Krishna was Gangubai’s first child, born to her when she was only 16. She was never formally trained in music. But, she had a melodious and agile voice, an exceptional musical mind, and a natural flair. In addition, she was an extremely well-organised person. Krishna speedily became Gangubai’s concert planner, and manager. Her musical role began as an accompanist, but grew into that of a partner, and as Gangubai’s vitality levels diminished, ended finally as lead singer. Gangubai evidently found it convenient to deny Krishna her own life, and found arguments to justify her convenience. Krishna’s marriage was never considered on the grounds that her constitution was too weak for child-bearing. 

Independent concert engagements for Krishna were blocked because her solo concerts would bring in a much lower fee than a joint concert.  The author believes that Gangubai feared the loneliness that would ensue Krishna’s independence. But, as luck would have it, Krishna succumbed to cancer in her 74th year, leaving Gangubai, then 90, to face a lonely end.

The author recognizes that Gangubai’s  extra-musical persona is more firmly etched in the public mind than her musicianship. There is some merit in the author’s suggestion that Gangubai herself may have shaped this phenomenon by allowing her humble beginnings and her struggles to dominate public attention. The purpose of so doing  -- though perhaps unconscious – would have been to highlight the magnitude of her accomplishments.  

The result was that while her formidable musicianship is acknowledged, its distinctiveness has remained largely undocumented. All that is remembered of her music is her androgynous voice, austere musical vision, soulful delivery, deploying a deliberate, unhurried approach to performance.  The author attempts to partly enlarge the assessment of her musicality by comparing it to that of her leading contemporaries, especially those of the Kirana tradition. This reviewer believes that this task remains yet to be done satisfactorily, and deserves a survey of several senior musicians who had heard Gangubai in her prime.

The details this work provides on Gangubai’s social and economic circumstance,  and her grooming under Rambhau Kundgolkar, have been familiar for long to serious music lovers, especially of the 60+ generation. The author has done well to present these in broad brush strokes rather than the excruciating detail that has appeared earlier elsewhere. What makes this work a comprehensive word picture of a towering personality is the author’s exploration of her life beyond the known. The essential tenor of this biographocal work – and perhaps also its inspiration -- is adulatory, though the author’s scrutiny of Gangubai’s relationship with Krishna is objective enough to avert the charge of gaga journalism.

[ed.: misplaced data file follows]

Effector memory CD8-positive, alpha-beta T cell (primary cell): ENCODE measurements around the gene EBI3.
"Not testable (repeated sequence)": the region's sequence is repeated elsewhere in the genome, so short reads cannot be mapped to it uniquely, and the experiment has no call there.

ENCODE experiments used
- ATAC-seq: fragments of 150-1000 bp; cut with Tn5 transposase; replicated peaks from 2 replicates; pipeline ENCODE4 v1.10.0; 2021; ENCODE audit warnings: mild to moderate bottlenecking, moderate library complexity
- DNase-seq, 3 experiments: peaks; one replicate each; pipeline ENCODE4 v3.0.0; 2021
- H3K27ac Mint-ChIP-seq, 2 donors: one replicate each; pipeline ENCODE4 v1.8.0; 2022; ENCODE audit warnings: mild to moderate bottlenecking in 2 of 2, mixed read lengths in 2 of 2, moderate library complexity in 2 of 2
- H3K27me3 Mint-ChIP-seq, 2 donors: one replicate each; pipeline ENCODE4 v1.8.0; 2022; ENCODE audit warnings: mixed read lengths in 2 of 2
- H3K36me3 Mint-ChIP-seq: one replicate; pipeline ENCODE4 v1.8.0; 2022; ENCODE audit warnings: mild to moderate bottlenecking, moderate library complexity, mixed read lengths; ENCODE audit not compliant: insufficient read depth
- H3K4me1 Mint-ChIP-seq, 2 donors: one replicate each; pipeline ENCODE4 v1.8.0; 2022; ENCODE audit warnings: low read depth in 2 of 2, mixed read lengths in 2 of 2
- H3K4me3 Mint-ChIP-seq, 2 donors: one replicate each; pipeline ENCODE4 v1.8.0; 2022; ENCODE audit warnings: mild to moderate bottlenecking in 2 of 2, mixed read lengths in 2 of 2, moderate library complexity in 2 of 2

The work does occasionally drift towards journalistic “editorializing”, with a stance akin to that of a social scientist. This may irk experienced readers of biographical literature. The book also reveals a feminist streak, which appears contextually unwarranted, except for the incidental reality that this is a woman writer’s work on a lady musician.

The book exposes some lapses at the Editorial Desk. For instance, Gangubai’s son is mentioned variously as “Babu” and “Babanna”. Her daughter-in-law is referred to variously as “Lalitha” and “Lalithakka”. Likewise, Ustad Abdul Kareem Khan is referred to as “Abdul Kareem Khan”, “Kareem Khan”, and “Abdul Kareem Khan Saab”. The standardization of nomenclatures would have greatly helped readers unfamiliar with culture-specific variations. While Kannada words mostly carry translations in parentheses, there are several cases of usage unaccompanied by translations. 

The occasional recourse to musicologically sensitive words may make the serious reader wince. He will, for instance, wonder what the terms “purity of a note” or the “purity of music” are intended to connote.  The larger issue is whether the lay reader will understand any better. The connotation of such phrases is seldom made transparent by the context in which they are used.

The author’s purpose was to “rediscover a woman who occupied a niche in musical folklore”.  The author admits to the limitations of her enquiry arising from the advanced age of her subject and fragility of her recall. Nevertheless, the author’s purpose stands largely fulfilled. The book is a welcome addition to the reservoir of biographical literature on towering 20th century musicians. Its timing ensures that it will attract a readership of young music lovers who may know Gangubai through her recordings, but remember her either as everybody’s idea of a Grandmother, or as the Grand Old Lady of Northern Karnataka.

Reviewer: Deepak Raja 
Review published in THE BOOK REVIEW